2. That the ally in a united front must pose as an alternative that would be better than the extreme reaction, this would threaten even rudimentary gains made by it. (E.g. Kerensky in relation to Kornilov was a lesser evil since the latter would reinstate the Czar and defeat even the limited freedoms of bourgeois democracy)
3. The front is only a temporary formation which dissolves once its central aims are fulfilled. (E.g the defeat of the imperialist aggression of Japan upon China)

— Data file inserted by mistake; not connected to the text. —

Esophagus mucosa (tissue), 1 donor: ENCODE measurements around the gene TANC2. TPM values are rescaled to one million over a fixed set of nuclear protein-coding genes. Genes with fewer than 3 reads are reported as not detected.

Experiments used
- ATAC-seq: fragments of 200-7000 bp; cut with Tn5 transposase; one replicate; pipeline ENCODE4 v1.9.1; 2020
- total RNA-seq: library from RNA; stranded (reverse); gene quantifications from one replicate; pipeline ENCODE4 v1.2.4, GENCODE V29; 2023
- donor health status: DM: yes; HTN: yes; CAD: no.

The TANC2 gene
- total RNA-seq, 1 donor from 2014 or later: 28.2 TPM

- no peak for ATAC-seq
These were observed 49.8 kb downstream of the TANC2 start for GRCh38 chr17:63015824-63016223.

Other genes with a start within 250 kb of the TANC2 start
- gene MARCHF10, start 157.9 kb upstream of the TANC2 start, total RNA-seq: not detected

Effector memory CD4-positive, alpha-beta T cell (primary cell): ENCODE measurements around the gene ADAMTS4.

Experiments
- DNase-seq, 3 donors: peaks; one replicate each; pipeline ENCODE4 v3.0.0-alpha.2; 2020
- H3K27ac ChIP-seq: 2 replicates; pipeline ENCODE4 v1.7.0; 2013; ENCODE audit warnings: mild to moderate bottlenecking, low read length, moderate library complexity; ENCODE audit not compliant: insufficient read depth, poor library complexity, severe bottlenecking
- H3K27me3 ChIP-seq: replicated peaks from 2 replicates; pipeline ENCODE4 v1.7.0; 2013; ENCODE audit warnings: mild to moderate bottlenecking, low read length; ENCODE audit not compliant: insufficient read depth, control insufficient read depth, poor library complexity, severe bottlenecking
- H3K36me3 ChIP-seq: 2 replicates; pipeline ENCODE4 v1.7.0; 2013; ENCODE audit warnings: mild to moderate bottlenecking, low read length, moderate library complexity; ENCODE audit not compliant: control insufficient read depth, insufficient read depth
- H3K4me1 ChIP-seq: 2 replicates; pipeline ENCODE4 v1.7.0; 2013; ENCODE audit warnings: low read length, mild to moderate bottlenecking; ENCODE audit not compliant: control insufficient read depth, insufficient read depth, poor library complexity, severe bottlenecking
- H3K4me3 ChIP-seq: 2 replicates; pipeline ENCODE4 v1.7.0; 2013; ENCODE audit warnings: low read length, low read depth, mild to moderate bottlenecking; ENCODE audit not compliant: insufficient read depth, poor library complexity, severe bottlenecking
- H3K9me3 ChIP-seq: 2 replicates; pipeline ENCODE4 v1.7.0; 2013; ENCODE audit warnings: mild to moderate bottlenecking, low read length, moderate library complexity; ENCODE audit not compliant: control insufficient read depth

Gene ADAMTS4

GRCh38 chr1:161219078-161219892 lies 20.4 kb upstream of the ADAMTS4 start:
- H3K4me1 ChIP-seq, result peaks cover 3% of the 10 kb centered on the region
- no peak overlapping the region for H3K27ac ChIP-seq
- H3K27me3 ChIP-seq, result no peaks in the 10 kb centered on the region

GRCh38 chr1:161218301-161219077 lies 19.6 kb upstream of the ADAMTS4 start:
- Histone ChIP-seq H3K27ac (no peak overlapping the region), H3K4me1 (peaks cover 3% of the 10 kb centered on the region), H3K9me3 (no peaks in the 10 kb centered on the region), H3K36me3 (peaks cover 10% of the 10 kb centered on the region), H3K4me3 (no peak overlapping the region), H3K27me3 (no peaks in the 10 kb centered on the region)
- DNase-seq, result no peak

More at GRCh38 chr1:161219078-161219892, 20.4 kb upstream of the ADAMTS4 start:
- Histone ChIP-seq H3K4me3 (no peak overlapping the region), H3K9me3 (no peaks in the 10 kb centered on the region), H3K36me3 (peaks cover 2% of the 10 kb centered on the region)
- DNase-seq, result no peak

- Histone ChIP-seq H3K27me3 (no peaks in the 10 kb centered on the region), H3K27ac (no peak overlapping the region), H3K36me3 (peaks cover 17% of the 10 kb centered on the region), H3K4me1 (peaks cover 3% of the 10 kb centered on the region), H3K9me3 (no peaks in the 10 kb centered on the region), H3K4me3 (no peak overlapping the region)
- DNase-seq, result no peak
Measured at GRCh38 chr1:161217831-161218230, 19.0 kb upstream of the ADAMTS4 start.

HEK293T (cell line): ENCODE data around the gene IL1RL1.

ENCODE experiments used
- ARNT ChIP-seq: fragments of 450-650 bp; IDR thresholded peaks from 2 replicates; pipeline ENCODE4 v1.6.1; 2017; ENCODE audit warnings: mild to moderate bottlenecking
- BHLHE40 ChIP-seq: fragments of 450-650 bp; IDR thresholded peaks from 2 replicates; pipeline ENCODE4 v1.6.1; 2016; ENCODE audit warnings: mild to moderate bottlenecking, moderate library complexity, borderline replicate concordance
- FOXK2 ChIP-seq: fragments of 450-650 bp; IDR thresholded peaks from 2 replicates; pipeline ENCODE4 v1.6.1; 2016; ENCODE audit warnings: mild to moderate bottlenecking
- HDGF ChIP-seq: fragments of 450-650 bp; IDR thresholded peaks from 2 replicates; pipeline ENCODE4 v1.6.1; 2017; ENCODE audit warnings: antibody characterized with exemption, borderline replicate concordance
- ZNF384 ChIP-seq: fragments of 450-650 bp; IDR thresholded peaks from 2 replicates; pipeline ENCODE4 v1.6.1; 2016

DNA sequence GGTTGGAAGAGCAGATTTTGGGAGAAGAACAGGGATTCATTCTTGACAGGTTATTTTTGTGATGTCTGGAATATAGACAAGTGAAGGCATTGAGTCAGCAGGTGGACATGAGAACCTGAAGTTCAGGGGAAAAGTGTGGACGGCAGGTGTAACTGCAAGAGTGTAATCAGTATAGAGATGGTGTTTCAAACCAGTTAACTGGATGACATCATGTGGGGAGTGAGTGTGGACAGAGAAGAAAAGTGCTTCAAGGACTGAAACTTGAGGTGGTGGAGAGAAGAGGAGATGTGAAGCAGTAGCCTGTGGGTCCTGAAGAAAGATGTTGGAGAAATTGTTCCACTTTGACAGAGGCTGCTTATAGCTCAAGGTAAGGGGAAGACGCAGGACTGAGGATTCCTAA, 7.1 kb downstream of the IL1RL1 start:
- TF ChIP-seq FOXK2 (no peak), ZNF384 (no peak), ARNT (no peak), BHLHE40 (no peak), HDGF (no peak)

The above summary is by no means any exhaustive text of the united front but a brief explanation of the political tactic. Keeping the above in mind I conclude that the position to be taken in this regard should take into considerations the conditions present in the country that can justify the necessary evil of allying with the political formations of the class enemy. United fronts cannot be called into existence in a sui generis manner as had been done by the CPIM so many times in the Indian context under various pretexts ignoring completely the class character of the political parties or the class forces playing out in India at any given time. I would like to further add that while condemning the much abused policies of Stalinists who it is needless to say understand next to nothing about the tactics of the united front, you have not made so much as a whisper on the much abused policies of several revisionist Trotskyist groups who practice the most condemnable compromises under the pretext of the now proven failure of entryism. Time and again this flawed policy which so completely compromises the organizational independence of the proletarian party has lead to the complete disintegration and in worse cases dissolution of political parties. We have seen the same happen in the case of the BLPI whose historical role in class struggles in India has been almost completely omitted. The instant section which deals with the national bourgeois also omits the role played by reactionary fascist parties and where they stand in the political spectrum in India and how their presence will affect the course of class struggles. The question of fascist and semi-fascist parties is all the more important while considering the question of the united front with liberal bourgeois parties.